skip navigation


Register for Latest Research

Stay Informed
Register with NCJRS to receive NCJRS's biweekly e-newsletter JUSTINFO and additional periodic emails from NCJRS and the NCJRS federal sponsors that highlight the latest research published or sponsored by the Office of Justice Programs.

NCJRS Abstract

The document referenced below is part of the NCJRS Virtual Library collection. To conduct further searches of the collection, visit the Virtual Library. See the Obtain Documents page for direction on how to access resources online, via mail, through interlibrary loans, or in a local library.


NCJ Number: 99757 Find in a Library
Title: Fingerprint Science - How To Roll, Classify, File and Use Fingerprints
Author(s): C G Collins
Date Published: 1985
Page Count: 150
Sponsoring Agency: Copperhouse @ Atomic Dog Publishing
Cincinnati, OH 45210
Sale Source: Copperhouse @ Atomic Dog Publishing
1203 Main Street, Third Floor
Cincinnati, OH 45210
United States of America
Language: English
Country: United States of America
Annotation: Written primarily for beginning and intermediate fingerprint classifiers, this book explains the basic principles and techniques of fingerprint classification, identification, and filing.
Abstract: The manual is also intended as a reference source for experienced technicians. An introduction explains the meaning of fingerprints and the history of their classification. A description of fingerprint pattern types explains the three main categories of arches, loops, and whorls and the eight further subdivisions of these three main groups. The formula for fingerprint classification is presented in terms of its seven sections: primary, secondary, subsecondary, major, final, key, and second subsecondary. The classification of scarred, amputated, missing, bandaged, and unprinted fingers is also explained. The system for sequencing and filing prints is outlined, as are methods for searching and referencing fingerprints. Additional chapters explain techniques for taking good fingerprints, problems in taking inked fingerprints, the proper procedures for taking major case prints of suspects and others, and the preparation of fingerprint charts for court testimony. Problems and techniques in fingerprinting dead persons are also discussed. Extensive illustrations are supplied. Appendixes explain a system for numerically coding fingerprints and various computerized fingerprint analysis techniques.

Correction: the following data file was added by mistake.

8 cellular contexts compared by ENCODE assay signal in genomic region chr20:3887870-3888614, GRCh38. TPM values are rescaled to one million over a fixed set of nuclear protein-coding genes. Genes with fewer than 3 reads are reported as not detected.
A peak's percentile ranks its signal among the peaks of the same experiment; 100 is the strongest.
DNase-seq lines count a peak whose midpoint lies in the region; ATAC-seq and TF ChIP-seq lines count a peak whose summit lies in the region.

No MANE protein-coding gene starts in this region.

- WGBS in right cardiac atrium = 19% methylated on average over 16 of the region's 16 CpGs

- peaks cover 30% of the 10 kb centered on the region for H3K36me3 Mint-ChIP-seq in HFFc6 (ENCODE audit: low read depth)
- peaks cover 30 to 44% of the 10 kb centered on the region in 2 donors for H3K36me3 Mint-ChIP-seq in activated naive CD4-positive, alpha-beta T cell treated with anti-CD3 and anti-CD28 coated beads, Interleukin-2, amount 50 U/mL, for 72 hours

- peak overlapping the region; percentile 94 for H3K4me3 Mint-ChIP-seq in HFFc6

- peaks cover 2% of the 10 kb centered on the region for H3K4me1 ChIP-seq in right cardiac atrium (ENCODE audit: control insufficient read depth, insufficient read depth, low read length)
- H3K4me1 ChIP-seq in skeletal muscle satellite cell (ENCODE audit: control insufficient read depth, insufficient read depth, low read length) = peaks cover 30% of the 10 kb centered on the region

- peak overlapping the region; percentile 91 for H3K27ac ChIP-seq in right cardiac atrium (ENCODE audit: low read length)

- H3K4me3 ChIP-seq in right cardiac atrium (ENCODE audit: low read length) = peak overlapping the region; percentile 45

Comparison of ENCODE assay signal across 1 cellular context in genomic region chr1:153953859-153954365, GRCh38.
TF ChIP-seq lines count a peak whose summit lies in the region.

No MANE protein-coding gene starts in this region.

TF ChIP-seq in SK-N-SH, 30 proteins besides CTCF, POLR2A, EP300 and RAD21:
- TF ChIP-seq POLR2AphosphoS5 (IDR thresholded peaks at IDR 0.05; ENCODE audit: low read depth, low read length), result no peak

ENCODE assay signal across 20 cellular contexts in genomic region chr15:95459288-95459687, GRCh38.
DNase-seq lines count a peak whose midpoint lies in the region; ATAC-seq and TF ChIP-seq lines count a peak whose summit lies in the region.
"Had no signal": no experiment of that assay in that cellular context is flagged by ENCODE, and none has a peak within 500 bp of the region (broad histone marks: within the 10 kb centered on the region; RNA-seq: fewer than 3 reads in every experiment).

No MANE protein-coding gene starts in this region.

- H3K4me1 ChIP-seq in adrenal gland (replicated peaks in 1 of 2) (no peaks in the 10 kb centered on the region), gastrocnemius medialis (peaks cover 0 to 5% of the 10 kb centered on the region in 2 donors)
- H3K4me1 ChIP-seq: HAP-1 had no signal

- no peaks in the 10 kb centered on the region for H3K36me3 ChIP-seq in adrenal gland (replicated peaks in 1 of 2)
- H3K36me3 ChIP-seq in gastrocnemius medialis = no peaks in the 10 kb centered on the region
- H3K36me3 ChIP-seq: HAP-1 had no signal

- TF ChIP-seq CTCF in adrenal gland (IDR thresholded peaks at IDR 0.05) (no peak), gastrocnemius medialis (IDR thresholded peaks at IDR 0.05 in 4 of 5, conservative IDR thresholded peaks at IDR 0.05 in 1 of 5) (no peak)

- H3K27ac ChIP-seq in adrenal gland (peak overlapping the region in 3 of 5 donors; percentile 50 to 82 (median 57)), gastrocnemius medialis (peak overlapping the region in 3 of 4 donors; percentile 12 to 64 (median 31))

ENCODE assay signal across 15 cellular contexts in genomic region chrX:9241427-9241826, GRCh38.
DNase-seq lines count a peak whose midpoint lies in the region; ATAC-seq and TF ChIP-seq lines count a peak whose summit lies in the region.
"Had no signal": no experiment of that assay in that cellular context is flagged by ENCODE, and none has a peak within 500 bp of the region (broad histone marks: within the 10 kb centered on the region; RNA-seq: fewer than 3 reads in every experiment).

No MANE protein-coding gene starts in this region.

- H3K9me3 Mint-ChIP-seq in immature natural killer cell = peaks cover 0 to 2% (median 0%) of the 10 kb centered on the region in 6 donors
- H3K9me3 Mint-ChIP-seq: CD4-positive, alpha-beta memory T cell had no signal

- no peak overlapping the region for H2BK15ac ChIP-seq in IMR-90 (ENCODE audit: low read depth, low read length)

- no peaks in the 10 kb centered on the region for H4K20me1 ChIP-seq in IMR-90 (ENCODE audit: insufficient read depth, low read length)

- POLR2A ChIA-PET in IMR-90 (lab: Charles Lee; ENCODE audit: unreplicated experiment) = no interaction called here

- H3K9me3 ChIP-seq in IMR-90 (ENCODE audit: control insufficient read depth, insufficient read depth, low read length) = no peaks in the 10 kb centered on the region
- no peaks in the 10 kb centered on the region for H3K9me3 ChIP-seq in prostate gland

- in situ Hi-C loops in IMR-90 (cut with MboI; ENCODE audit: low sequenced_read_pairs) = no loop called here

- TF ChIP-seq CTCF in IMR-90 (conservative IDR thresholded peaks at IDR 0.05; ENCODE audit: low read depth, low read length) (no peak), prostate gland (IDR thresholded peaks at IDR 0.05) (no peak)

Index Term(s): Automated fingerprint processing; Fingerprint classification; Fingerprints
To cite this abstract, use the following link:

*A link to the full-text document is provided whenever possible. For documents not available online, a link to the publisher's website is provided. Tell us how you use the NCJRS Library and Abstracts Database - send us your feedback.